Investigation of Methanotrophic Communities in Natural Marine Sediments and Artificial Biofilms

Ingeborg.Bussmann [ at ]


Methane is a relevant greenhouse gas that contributes to global warming. One possible methane sink is the metabolization by methanotrophic bacteria. These bacteria are able to use methane as sole carbon source and can be found in a broad variety of environments, such as soil, water and seafloor sediments. This study addresses the differences between methanotrophic communities in seafloor sediment samples and the community of artificial grown biofilms. This work was a cooperation of the Georg-August-University Göttingen and the Alfred Wegener Institute. The collection of data was done at the German offshore island Heligoland. Sediment samples were taken at the northern beach of the island along a transect from dunes to the intertidal zone. Moreover, growth of potential methanotrophic biofilms was implemented in Heligoland regarding different salt conditions. Therefore, biofilms from seawater as well as freshwater were cultivated and compared. In the freshwater experiment, the salinity was increased to determine potential changes within the biofilm community. Further analyses, such as Illumina sequencing, creation of a bioinformatic pipeline and electron microscopy of biofilm samples were performed at the university of Göttingen. This Master thesis gives an insight into the differences of methanotrophic communities in a relatively natural habitat and compares them to artificial biofilms. Furthermore, the study provides new observations regarding possible influences of climate change on marine methanotrophic communities and thus, on the global methane budget.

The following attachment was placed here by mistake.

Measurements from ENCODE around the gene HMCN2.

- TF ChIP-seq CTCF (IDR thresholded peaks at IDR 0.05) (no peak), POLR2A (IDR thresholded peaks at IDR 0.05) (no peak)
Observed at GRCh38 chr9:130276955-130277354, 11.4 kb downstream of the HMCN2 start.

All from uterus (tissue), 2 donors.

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Thesis (Master)
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Dreyer, A. (2020): Investigation of Methanotrophic Communities in Natural Marine Sediments and Artificial Biofilms , Master thesis, University of Göttingen.

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